I leave and follow Morrell's directions to a large, neglected brick building in New Town where the Carcinorganics are filming. On set a mulleted man is clutching a buzzsaw, flanked by two buxom blondes in nurse uniforms. Morrell studies them through a track-mounted camera. His previously relaxed demeanor swapped for an intensely focused stare. He's surrounded by the rest of the Carcinorganics—still wearing their super-loose singlets—who are holding lights, operating laptops, and wafting smoke towards the actors from a foot-pedaled machine. The whole setup is impressive, and I feel ashamed for writing them off earlier.
Later that night, a candlelight vigil is held at the site of the crash. Over 200 people attend. A dozen Buddhist monks hold a silent prayer. As the Tasploitation teams begin shooting their night scenes, the baby is still in intensive care. The teams spend Sunday editing their films before rushing down to hand their final cuts to Kidd and her co-organizers by 7 PM. On Monday evening the screening and judging is held in the Hobart City Hall. About 300 people turn up, in varying degrees of horror dress-up.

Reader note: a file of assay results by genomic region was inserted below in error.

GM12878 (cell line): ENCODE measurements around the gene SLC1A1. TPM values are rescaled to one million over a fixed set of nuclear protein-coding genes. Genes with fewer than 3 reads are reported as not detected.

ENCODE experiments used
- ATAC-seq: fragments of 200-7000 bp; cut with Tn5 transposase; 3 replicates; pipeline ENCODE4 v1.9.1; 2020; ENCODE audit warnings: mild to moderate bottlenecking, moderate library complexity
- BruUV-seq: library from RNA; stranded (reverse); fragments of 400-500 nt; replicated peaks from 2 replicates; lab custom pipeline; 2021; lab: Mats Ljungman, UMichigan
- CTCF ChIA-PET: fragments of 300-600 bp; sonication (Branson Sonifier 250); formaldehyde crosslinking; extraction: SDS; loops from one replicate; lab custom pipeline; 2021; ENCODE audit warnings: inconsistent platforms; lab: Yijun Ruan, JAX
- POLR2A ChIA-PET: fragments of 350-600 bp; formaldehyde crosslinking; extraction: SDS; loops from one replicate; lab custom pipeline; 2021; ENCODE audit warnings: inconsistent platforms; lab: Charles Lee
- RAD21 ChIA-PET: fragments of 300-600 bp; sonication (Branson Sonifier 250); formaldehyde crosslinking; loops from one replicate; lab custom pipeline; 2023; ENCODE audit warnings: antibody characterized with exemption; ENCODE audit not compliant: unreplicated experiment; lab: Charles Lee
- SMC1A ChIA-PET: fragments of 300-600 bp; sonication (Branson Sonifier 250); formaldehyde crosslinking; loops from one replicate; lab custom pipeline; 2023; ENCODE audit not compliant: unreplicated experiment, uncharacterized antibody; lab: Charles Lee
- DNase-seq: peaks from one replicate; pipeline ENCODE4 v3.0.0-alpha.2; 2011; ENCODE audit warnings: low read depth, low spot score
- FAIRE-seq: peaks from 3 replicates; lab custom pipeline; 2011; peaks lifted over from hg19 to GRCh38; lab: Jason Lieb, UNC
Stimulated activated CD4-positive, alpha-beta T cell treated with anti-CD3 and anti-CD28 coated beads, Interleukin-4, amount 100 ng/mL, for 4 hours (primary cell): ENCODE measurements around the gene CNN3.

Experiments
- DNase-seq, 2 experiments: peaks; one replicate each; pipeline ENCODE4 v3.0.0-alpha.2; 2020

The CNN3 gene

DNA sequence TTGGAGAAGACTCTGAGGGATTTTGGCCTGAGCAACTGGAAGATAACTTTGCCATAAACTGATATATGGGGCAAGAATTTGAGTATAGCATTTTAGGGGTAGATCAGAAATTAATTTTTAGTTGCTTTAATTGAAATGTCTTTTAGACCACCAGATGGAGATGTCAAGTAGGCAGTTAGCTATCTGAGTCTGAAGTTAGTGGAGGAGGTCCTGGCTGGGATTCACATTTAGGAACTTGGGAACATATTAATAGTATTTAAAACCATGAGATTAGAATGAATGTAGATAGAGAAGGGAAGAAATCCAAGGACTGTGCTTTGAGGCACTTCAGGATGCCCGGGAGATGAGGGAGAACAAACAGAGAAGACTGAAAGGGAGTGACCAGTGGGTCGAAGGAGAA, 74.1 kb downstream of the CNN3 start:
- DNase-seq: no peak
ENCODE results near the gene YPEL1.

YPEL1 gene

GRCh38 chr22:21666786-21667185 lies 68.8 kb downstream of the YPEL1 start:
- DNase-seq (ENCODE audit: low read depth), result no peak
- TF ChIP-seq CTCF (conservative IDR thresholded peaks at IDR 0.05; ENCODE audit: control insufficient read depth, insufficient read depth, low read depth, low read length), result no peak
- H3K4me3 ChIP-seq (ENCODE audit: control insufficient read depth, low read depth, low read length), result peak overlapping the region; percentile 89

Twenty-six films have been entered, with plenty of chase scenes, handheld camera work, and, impressively, even Claymation. Werewolves, haunted houses, possessed children, and a few garden-variety murderous psychopaths appear, plus a few too many clowns. Dig by the Decomposers is worth noting for its excellently gory special effects, as is Canine by Acute Brow Productions. The Carcinorganics also turn in one of the stronger films with Takayna—a gothic, bloody piece that draws its story from one of the many massacres of Aboriginal People in Tasmanian history. Morrell's smooth, predatory camera work is particularly impressive. They take home the Tasmaniana Award, given to the film that best interprets the idea of Tasploitation.